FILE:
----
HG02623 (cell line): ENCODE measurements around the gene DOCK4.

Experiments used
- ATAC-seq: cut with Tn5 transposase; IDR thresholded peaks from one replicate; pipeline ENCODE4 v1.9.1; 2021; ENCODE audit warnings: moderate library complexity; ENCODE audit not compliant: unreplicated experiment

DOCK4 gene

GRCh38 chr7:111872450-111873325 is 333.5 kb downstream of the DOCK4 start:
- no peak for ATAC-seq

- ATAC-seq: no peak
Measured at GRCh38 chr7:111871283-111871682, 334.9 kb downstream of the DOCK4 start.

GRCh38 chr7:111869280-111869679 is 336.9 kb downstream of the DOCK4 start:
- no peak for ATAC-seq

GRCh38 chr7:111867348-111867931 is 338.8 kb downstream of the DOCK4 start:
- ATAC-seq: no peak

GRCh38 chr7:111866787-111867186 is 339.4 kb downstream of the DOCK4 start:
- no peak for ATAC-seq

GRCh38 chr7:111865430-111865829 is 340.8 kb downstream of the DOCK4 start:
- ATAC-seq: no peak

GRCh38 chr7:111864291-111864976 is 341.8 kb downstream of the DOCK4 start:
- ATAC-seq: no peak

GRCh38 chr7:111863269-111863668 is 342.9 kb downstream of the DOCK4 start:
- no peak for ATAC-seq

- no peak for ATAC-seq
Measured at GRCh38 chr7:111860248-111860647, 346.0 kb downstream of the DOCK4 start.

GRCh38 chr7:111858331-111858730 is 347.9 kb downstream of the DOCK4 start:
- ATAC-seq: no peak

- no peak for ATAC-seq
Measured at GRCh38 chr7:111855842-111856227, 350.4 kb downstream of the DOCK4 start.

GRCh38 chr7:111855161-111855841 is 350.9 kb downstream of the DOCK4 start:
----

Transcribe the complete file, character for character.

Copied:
HG02623 (cell line): ENCODE measurements around the gene DOCK4.

Experiments used
- ATAC-seq: cut with Tn5 transposase; IDR thresholded peaks from one replicate; pipeline ENCODE4 v1.9.1; 2021; ENCODE audit warnings: moderate library complexity; ENCODE audit not compliant: unreplicated experiment

DOCK4 gene

GRCh38 chr7:111872450-111873325 is 333.5 kb downstream of the DOCK4 start:
- no peak for ATAC-seq

- ATAC-seq: no peak
Measured at GRCh38 chr7:111871283-111871682, 334.9 kb downstream of the DOCK4 start.

GRCh38 chr7:111869280-111869679 is 336.9 kb downstream of the DOCK4 start:
- no peak for ATAC-seq

GRCh38 chr7:111867348-111867931 is 338.8 kb downstream of the DOCK4 start:
- ATAC-seq: no peak

GRCh38 chr7:111866787-111867186 is 339.4 kb downstream of the DOCK4 start:
- no peak for ATAC-seq

GRCh38 chr7:111865430-111865829 is 340.8 kb downstream of the DOCK4 start:
- ATAC-seq: no peak

GRCh38 chr7:111864291-111864976 is 341.8 kb downstream of the DOCK4 start:
- ATAC-seq: no peak

GRCh38 chr7:111863269-111863668 is 342.9 kb downstream of the DOCK4 start:
- no peak for ATAC-seq

- no peak for ATAC-seq
Measured at GRCh38 chr7:111860248-111860647, 346.0 kb downstream of the DOCK4 start.

GRCh38 chr7:111858331-111858730 is 347.9 kb downstream of the DOCK4 start:
- ATAC-seq: no peak

- no peak for ATAC-seq
Measured at GRCh38 chr7:111855842-111856227, 350.4 kb downstream of the DOCK4 start.

GRCh38 chr7:111855161-111855841 is 350.9 kb downstream of the DOCK4 start: